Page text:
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A Financing Alternative: Non-Bank Lenders

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A Financing Alternative: Non-Bank Lenders

By NicoleD
Published: November 24, 2010

Due to the credit crunch, small businesses and other borrowers have struggled to secure financing, and as a result hopeful borrowers are considering other options besides traditional banking institutions. Read on to learn more about non-bank lenders and some points to consider when borrowing from them.

Small Business Lending at a Glance

Though government agencies generally do not make loans directly to business owners, the federal government provides a guaranty to banks and lenders for money lent to small businesses. Popular small business lending outlets include community and national banks, credit unions, state and local government agencies and local non-profits, alternative lenders such as cash-advance or payday lenders, and non-bank lenders.

What is a Non-Bank Lender?

A non-bank lender is a financial institution that extends credit, or loans. Typically, non-bank lenders provide services to businesses, not individuals, and they do not hold depository accounts.

Points to Consider When Borrowing from Non-Bank Lenders

If you are looking for small business financing there are important factors to consider, no matter who your lender is. Read the article The Fine Print: Business Loan Terms to better understand your rights and responsibilities as a lender.

As with any lending arrangement, a loan through a non-bank provider will have advantages and disadvantages:


  • Non-bank lenders often specialize in certain industries or business models, such as high-growth startups or franchises.
  • Non-bank lenders tend to facilitate loans that may seem risky to other lenders, including banks.
  • Compared to other lenders, non-bank lenders tend to offer flexibility in terms of how they evaluate collateral and cash flow


  • Non-bank lenders tend to assume;riskie- loans. Interest rates and loan conditions may be higher to help absorb some of that risk.
  • Because non-bank lenders are not held to the same regulatory requirements as banks, they have more flexibility in their operations. Borrowers should consider that as a result, that there may not be looser standards over disbursement timelines and loan terms.
  • Non-bank lenders may not be as well-known as their big-bank counterparts. To ensure that you are dealing with a reputable lender, be sure to thoroughly research the business. For tips, read Researching a Business: Parts One and Two.

Locate Non-Bank Lenders
Some non-bank lenders have preferred lender status with the SBA. You can locate lenders in your area, including non-bank lenders, by contacting your local Small Business Development Center.
This list is not comprehensive, so inquire in your community as well.

Additionally, the advice in Five Tips for Finding Small Business-Friendly Banks also applies to all borrowers searching for financing.

Related Resources

About the Author:


Its sad I have switched banks twice in the last four years. You would think that if you are a small business who has at least $30,000 a month flowing through the bank you would be able to secure a loan from the institution you bank with. "Not". No one is lending to small business owners that are truely small businesses. They are using your money to get what they can from Larger insititutiion but if you walk in and ask to take all of your money out of the bank they will tell you that you have to wait 30 - 60 days to get all out. Interest rates are so high from alternative lenders and they play games with your money.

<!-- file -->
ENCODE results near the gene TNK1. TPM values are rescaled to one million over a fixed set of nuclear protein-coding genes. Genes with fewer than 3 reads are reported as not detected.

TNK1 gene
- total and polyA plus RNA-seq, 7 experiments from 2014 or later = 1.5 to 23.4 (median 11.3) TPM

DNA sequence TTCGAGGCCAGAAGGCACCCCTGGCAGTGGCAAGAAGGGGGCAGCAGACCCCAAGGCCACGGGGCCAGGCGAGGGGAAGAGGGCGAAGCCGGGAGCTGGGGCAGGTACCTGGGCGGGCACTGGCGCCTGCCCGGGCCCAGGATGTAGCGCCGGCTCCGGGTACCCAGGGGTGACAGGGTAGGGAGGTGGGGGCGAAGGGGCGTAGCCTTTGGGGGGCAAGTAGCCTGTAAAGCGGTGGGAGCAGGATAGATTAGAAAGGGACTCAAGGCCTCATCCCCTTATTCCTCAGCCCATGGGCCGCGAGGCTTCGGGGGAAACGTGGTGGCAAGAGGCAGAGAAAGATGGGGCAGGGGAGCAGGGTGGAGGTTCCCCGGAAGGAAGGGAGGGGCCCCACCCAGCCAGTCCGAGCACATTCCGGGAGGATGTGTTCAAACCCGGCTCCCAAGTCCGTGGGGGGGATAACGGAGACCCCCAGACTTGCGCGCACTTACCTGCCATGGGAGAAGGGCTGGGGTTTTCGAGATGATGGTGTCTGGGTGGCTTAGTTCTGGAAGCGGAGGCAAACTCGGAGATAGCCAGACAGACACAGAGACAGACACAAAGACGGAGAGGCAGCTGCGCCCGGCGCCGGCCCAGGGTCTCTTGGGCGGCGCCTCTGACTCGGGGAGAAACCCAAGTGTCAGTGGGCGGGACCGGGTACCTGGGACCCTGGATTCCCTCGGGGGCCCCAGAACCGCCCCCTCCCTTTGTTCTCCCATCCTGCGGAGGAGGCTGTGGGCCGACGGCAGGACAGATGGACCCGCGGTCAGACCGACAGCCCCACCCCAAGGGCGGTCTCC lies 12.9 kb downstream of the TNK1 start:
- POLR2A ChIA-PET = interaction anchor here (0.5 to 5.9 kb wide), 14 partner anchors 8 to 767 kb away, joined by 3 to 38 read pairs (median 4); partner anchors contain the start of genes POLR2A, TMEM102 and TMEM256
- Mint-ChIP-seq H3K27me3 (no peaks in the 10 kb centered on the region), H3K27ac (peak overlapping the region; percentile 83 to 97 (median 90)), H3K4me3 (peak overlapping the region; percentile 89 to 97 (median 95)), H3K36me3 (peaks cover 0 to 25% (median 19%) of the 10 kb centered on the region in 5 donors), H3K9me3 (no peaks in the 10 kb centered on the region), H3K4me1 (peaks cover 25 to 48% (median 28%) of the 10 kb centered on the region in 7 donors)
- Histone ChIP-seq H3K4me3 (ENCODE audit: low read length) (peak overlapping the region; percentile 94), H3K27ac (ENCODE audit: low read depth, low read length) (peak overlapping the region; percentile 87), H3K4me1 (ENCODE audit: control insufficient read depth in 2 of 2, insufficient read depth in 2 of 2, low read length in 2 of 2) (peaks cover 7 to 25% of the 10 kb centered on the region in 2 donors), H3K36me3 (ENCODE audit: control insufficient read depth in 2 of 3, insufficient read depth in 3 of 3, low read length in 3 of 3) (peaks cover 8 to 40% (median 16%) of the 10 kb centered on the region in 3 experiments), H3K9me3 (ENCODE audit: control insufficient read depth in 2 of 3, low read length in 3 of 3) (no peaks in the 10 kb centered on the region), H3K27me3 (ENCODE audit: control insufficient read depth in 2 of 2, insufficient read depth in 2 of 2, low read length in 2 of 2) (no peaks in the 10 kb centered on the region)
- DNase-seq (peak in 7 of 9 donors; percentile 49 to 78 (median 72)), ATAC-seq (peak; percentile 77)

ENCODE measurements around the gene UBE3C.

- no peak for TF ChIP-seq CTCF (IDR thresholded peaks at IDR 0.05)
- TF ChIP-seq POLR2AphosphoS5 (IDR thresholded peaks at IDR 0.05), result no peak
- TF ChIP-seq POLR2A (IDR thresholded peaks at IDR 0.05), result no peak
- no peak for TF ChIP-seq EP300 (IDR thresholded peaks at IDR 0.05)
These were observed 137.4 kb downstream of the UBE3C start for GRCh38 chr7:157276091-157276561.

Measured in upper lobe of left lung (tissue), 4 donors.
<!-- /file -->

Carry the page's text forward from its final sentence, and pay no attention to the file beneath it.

I applied to the assistance program for companies affected by recession. Was rejected. This after the bank killed off my request in 2007 for start up. So I invested $70,000 plus and the recession all but killed us off. They said to show seriousness in my plan by self-investing before they could grant a loan. I applied as noted to everyone for help. One response stated I needed to be either minority or immigrant owned business to get anything. Private sources only wanted 'up front' fees, as much as $1,200 to have them match me with a lender (Private Venture). Different levels of membership depends on how much u pay them, they ALWAYS state nothing has been matched yet, but if you 'up' your membership, your odds are better and should be no time before they match you. Its all a scam. The government tells the public about all these programs and when you get into it, find all these red tape strings attached. I did everything I was told to do. This past year, I wanted contracts for work, not handouts. But that even is 'politics' directed. 8A was started to help, now it makes companies like mine almost extinct. My company helps so much in greass rooots community levels, no body cares unless your the big government connected or minority/immigrant 8A listed. If not...then explain where my check or work contract is?????? Its all 'ACT' like we care about the public, but its all a politics game.
@jseowriter, That is not 100% true. Some of the non tradition lenders can actually offer low interest rates. Since it is member-run, a credit union will also focus on services and savings for their own members. This objective generally leads to lower interest on loans and credit cards, lower cost services, and higher interest rates on savings compared to those of banks.
The problem is that while a business owner might be able to get a loan from a non-bank lending, the interest rate will be to high for the loan to make sense. - Taco ---This post was edited to remove a commercial link. Read our discussion policies for more Community best practices.

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